• Does the organization have a full understanding of any local government regulation, employment and business issues in the offshore destination? An in-depth knowledge of local tax issues or employment laws is imperative. On the ground, a provider should also be able to source and prepare regional businesses to support a new call center location, (such as telecom, security firms and other vendors). All contacts need to be examined by a trusted provider who understands the local culture as well as the expectations and standards of your business.
  • Can you get the right staff? Customer service or technical support agents need to be carefully selected and trained. The location needs to have the raw talent available and the right mix of part- and full-time employees to keep the contact center at optimum operational levels, while allowing for the fluctuations in volume and demand. Offshore facilities in developing markets offer an open and untapped labor pool, and one that can be trained and developed to a companys own standards.
  • Channel capabilities -- can the center handle all incoming contacts, including voice, voice over Internet protocol (VoIP), fax, as well as e-mail, for example? Your customers want to be able to use any channel of communication they choose. Voice is the hardest channel to take offshore, but remains important in making your customers feel part of something local, close and comfortable.
Companies using a hosted center want guarantees that by putting their customers in someone else's hands service levels won't fall. As a checklist, in order to be there for your customers at every stage, what steps should a host provider follow and what should you expect if you outsource?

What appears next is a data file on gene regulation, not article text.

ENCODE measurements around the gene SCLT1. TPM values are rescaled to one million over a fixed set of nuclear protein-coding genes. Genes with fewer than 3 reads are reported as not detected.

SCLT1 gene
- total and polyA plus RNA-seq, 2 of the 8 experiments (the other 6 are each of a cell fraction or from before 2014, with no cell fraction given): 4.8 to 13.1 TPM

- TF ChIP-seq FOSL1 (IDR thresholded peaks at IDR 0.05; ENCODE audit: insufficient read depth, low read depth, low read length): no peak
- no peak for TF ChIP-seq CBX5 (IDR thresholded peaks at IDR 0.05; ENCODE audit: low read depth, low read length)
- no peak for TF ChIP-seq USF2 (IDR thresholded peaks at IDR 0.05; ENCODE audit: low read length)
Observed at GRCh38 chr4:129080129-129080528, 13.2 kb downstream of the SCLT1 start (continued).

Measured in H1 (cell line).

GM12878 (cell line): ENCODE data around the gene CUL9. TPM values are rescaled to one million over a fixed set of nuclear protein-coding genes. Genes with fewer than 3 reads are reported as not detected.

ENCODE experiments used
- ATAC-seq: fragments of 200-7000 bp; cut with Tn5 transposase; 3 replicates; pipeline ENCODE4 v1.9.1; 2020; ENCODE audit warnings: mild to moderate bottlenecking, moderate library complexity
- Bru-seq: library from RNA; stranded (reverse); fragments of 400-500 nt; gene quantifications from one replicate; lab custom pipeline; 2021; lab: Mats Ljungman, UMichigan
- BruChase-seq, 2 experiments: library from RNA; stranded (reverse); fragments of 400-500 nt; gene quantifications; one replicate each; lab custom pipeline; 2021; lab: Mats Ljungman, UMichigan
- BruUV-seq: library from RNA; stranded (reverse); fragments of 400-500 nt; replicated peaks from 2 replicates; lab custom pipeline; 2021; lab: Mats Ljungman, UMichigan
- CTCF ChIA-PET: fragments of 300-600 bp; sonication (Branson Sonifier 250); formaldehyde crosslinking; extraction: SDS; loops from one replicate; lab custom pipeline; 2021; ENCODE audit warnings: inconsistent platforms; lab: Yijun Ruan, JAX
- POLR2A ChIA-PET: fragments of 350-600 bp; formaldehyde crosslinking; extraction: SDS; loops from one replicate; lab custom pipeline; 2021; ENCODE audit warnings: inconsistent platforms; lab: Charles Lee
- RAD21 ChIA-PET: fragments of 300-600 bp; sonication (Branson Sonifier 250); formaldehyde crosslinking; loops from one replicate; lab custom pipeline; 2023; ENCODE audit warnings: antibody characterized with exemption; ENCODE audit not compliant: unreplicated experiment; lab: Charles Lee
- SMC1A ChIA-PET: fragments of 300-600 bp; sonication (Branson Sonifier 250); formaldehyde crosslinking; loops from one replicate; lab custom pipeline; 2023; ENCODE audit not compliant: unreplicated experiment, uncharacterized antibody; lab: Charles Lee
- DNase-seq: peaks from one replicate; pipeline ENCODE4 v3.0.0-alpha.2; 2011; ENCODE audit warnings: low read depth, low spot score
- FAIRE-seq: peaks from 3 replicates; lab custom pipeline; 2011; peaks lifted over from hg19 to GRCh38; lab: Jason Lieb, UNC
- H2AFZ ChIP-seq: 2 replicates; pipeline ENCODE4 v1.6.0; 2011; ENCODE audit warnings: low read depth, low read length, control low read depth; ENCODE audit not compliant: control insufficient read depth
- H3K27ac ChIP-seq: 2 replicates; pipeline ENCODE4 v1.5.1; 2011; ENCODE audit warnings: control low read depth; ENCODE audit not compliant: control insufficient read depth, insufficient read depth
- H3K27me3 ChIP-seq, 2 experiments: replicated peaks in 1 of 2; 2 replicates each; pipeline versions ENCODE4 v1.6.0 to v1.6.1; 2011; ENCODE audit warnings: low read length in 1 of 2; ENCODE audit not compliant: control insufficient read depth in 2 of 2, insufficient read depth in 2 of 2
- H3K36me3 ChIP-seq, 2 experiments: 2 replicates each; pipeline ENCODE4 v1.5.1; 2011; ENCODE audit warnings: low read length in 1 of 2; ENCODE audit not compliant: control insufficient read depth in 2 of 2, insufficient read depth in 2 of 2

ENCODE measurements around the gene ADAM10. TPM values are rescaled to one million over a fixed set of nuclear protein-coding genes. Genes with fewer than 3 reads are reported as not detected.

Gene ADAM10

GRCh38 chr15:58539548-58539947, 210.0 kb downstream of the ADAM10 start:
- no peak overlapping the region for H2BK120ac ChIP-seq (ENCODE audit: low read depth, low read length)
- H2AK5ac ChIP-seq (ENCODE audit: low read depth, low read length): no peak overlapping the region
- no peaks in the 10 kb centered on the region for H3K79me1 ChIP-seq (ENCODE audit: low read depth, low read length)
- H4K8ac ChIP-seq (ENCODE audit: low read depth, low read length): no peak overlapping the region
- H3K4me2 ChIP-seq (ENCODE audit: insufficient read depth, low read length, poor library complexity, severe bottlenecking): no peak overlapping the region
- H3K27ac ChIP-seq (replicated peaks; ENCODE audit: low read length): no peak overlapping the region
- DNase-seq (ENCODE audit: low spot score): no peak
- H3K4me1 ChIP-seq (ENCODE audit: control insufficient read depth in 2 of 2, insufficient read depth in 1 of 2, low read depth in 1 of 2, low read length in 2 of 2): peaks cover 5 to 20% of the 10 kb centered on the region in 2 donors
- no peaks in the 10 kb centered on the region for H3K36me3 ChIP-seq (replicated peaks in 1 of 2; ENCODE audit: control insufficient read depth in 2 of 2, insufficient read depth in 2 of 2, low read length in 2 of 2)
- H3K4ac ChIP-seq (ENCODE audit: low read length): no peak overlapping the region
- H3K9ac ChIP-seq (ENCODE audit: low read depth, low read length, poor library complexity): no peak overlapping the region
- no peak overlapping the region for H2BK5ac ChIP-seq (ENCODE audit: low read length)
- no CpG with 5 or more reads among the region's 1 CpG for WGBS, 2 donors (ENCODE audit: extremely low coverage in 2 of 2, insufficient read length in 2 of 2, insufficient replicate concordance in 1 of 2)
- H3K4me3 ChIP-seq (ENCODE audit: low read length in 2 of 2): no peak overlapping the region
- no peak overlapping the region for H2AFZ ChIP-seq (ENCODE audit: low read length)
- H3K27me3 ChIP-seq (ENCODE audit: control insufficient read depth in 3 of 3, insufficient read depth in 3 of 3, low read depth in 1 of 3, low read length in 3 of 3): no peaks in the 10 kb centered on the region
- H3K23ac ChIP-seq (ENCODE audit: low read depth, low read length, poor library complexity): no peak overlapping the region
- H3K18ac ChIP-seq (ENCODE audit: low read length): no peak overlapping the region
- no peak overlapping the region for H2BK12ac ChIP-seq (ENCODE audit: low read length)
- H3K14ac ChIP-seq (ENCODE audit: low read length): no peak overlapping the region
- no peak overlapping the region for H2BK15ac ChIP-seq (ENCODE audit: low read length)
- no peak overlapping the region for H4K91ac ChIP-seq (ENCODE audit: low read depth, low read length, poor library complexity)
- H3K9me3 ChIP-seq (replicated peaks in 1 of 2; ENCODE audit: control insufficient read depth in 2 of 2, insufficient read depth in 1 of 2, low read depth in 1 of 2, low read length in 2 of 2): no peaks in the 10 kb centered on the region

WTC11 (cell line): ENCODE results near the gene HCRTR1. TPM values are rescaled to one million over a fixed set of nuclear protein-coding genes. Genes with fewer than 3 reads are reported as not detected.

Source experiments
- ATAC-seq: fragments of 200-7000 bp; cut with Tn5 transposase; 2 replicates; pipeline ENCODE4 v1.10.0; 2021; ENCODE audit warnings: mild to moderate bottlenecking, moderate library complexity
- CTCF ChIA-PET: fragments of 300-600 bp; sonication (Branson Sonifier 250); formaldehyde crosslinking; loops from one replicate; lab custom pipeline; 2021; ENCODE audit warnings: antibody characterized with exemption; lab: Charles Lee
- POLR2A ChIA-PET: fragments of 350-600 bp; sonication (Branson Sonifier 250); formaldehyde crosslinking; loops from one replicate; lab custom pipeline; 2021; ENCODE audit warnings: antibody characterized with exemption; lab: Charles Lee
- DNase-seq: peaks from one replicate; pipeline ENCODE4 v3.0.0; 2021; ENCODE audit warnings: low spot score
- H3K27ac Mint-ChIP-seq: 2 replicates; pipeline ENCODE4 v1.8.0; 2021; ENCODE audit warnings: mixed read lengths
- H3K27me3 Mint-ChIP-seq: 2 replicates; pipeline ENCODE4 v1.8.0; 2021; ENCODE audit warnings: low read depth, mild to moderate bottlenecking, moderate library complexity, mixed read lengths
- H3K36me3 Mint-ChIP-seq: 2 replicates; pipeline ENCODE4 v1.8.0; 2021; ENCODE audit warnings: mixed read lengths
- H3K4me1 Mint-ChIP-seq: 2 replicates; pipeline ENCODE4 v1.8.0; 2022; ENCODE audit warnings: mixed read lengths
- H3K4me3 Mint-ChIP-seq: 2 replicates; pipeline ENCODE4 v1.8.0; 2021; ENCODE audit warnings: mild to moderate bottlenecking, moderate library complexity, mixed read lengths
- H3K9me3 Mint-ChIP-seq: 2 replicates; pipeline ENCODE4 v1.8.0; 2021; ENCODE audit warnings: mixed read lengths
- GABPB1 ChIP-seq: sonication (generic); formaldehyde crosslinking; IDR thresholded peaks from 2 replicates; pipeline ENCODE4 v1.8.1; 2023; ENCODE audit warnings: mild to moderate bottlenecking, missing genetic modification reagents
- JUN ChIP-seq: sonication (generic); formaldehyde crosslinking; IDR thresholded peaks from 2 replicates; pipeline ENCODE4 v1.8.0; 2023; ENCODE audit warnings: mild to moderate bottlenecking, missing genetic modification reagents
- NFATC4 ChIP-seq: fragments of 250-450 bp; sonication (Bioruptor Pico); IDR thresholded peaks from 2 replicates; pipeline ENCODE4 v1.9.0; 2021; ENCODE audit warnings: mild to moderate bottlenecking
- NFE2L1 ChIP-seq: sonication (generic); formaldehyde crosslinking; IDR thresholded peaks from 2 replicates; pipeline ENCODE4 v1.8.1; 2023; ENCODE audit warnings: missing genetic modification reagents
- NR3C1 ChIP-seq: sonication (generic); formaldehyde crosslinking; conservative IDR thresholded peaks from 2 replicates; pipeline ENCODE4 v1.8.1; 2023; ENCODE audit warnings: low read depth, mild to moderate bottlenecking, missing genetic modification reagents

1. State of the art technology. Some of the main ingredients of a top tier outsourced solution would include: a software system with open architecture to link with you and support a heterogeneous environment of carrier networks; ACD (automatic call distribution), PBX (private branch exchange or private telephone switchboard) , IVR (interactive voice response), Web, and e-mail platforms; and complementary software applications.

  2. Less investment risk. As businesses improve customer service to help them become more customer-centric, there is a risk that companies will invest considerable time and money building second-generation CRM systems and find themselves fenced in when customers start demanding third and fourth generation services.

  3. Synchronized reporting and routing. The service solutions should allow you to obtain a real time view of customer contacts and the software needs to make contact-routing decisions for populating agent desktop applications.

  4. Trained, customer-centric, staff. A highly skilled and customer-centric workforce trained in technical skills and "soft" skills will engender a close bond between your brand and your customer.

  5. Flexibility. As your business expands, or as you face peak customer contact periods in the customer life cycle, you need an outsourcer that can ramp-up quickly to support your growth, as well as tool-down during slower business periods.
If someone else is playing host, you should be able to sit back and reap the benefits for your customers, if you've covered these bases and found a solid partner. Any provider needs to have the expertise in understanding, using and supporting the technology to maximize the investment in a hosted service. But only when combined with the right people and processes to manage it will this deliver a world-class service that meets the triple whammy on all sides -- giving support, at a fair price, for the best customer service.

Chuck Sykes is senior vice president and general manager, the Americas, for SYKES Enterprises. This article first appeared in eCRM Guide, an internet.com site.